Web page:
Monday, July 8, 2013

Saison with Strawberry and Apricot (Fantôme-ish)

Ask any beer geek, "what got you so into beer?" and you're likely going to hear an answer involving aha moments of when particular beers made a profound impression in that person's life. In my story, one of those moments was when I had Fantôme Saison for the first time. I can distinctly remember the smell of wild strawberries and other nondescript stone fruit busting out of the glass. Once I got past those initial characteristics, spices, earth, and a slight funk were also present. On the palate, those same flavors carried through, but were accompanied by some lactic tartness.

I have been told by people who have asked him, Dany Prignon asserts that there is no fruit in Fantôme Saison. All of the aromatics apparently come from the interplay of malt, yeast and a proprietary blend of spices.

Researching online for a recipe from someone who was familiar with the original beer and who could provide input on their clone attempt, brought me to this thread at Northern Brewer. Very few changes were made to the original recipe. I substituted Hallertauer for Tettananger and used powdered instead of crushed coriander (and less of it). The goal was to make a beer with a similar sensory profile to Fantôme Saison, not to clone it.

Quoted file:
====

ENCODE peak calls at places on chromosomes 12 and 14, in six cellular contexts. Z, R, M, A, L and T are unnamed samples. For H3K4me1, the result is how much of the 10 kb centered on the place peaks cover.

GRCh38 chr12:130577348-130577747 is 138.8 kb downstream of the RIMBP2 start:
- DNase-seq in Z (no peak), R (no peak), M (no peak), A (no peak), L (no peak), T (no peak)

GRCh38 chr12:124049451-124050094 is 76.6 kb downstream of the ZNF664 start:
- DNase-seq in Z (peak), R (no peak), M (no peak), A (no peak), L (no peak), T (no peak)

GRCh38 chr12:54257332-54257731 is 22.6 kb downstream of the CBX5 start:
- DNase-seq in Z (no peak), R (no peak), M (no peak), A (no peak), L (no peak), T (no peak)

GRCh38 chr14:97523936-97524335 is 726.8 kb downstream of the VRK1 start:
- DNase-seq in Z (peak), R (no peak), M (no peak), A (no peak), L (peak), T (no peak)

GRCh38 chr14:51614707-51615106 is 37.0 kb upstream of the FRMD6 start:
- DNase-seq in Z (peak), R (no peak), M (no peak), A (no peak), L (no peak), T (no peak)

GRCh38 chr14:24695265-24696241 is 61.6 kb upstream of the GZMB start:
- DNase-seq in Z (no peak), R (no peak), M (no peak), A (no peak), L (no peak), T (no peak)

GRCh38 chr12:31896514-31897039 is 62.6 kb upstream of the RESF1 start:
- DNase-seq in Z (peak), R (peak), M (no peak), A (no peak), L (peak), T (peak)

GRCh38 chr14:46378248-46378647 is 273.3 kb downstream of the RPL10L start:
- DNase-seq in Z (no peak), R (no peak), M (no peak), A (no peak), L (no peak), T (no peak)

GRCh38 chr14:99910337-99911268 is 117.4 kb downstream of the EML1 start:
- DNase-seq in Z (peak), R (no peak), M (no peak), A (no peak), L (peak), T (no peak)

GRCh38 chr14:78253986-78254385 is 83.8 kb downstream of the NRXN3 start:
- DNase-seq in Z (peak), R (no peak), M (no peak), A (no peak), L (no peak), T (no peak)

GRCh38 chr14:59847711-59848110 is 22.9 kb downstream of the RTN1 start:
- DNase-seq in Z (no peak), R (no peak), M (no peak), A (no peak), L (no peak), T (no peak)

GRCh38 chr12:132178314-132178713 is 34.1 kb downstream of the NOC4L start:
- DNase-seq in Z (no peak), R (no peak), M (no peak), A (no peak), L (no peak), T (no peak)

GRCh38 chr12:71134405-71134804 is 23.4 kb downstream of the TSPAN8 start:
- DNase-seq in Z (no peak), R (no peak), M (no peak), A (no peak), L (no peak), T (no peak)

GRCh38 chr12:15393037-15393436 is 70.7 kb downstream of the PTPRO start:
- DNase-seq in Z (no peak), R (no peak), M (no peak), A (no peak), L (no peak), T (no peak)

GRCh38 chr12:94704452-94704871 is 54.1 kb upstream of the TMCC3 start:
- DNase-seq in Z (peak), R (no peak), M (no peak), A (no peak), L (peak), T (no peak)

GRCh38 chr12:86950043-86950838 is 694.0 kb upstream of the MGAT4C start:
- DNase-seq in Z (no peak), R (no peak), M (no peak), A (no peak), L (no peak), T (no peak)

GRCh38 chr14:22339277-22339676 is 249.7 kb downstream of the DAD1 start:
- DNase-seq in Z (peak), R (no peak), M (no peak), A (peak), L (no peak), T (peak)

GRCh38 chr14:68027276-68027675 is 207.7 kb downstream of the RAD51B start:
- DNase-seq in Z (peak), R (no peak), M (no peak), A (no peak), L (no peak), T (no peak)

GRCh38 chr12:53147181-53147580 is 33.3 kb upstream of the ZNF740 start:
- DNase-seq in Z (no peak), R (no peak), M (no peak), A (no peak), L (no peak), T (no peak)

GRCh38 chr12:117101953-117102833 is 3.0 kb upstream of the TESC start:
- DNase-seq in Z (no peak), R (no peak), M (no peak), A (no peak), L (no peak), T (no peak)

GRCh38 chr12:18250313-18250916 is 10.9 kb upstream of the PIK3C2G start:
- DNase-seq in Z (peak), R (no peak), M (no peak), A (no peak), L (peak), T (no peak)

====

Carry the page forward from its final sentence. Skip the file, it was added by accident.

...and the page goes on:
At the time that I brewed this beer, I had yet to find a yeast that throws off strawberry esters (until Dmitri of BK Yeast sent me his 2007 Cantillon Iris C2 strain). To achieve that character, frozen strawberries were used because I could not find a strawberry juice that was actually juice from strawberries, and because the frozen strawberries were picked ripe and then frozen, rather than picked green and ripened on the shelf (I couldn't find any freshly picked strawberries at the time that were worth writing home about). Apricot juice (which contained other juices, such as grape juice) from my local health food store was used for the apricot character. A pure, unadulterated apricot juice could not be found.

Fantome inspired
Fantome inspired


Type: All Grain
Date: 5/13/2012
Batch Size: 11.50 gal
Brewer: Luke Hagenbach
Boil Size: 13.98 gal
Boil Time: 60 min Equipment: Blichmann 20 Gal brewing system
Brewhouse Efficiency: 70.00
Amount Item Type % or IBU
11.50 gal Denver-ish water Water
20.25 lb Pilsner (2 Row) Bel (2.0 SRM) Grain 61.16 %
3.34 lb Munich Malt (9.0 SRM) Grain 10.08 %
1.02 lb Acid Malt (3.0 SRM) Grain 3.09 %
3.75 oz Hallertauer [2.30 %] (60 min) Hops 12.7 IBU
2.00 lb Candi Sugar, Clear (0.5 SRM) Sugar 6.04 %
2.00 oz Hallertauer [2.30 %] (15 min) Hops 3.4 IBU
0.80 oz Orange Peel, Bitter (Boil 15.0 min) Misc
0.48 tsp Grains of Paradise (GoP) (Boil 15.0 min) Misc
0.12 oz Corriander (crushed) (Boil 15.0 min) Misc
1 Pkgs French Saison (Wyeast Labs #3711) Yeast-Ale
1 Pkgs Belgian Saison (Wyeast Labs #3724) Yeast-Ale
6.00 lb Frozen Strawberry (secondary 21 days) (6.0 SRM) Adjunct 18.12 %
64 oz Apricot juice (3.0 SRM) Adjunct 1.51 %
Beer Profile
Est Original Gravity: 1.062 SG
Measured Original Gravity: 1.065 SG
Est Final Gravity: 1.012 SG Measured Final Gravity: 1.003 SG
Estimated Alcohol by Vol: 6.58 % Actual Alcohol by Vol: 8.10 %
Bitterness: 16.0 IBU Calories: 285 cal/pint
Est Color: 7.1 SRM Color:
Mash Profile
Mash Name: Single Infusion Mash, 1 Step, Light Body Total Grain Weight: 25.11 lb